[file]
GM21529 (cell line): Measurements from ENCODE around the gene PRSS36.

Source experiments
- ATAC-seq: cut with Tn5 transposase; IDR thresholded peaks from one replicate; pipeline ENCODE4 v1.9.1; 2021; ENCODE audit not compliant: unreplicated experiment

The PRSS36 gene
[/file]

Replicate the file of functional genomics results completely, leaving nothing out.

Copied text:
GM21529 (cell line): Measurements from ENCODE around the gene PRSS36.

Source experiments
- ATAC-seq: cut with Tn5 transposase; IDR thresholded peaks from one replicate; pipeline ENCODE4 v1.9.1; 2021; ENCODE audit not compliant: unreplicated experiment

The PRSS36 gene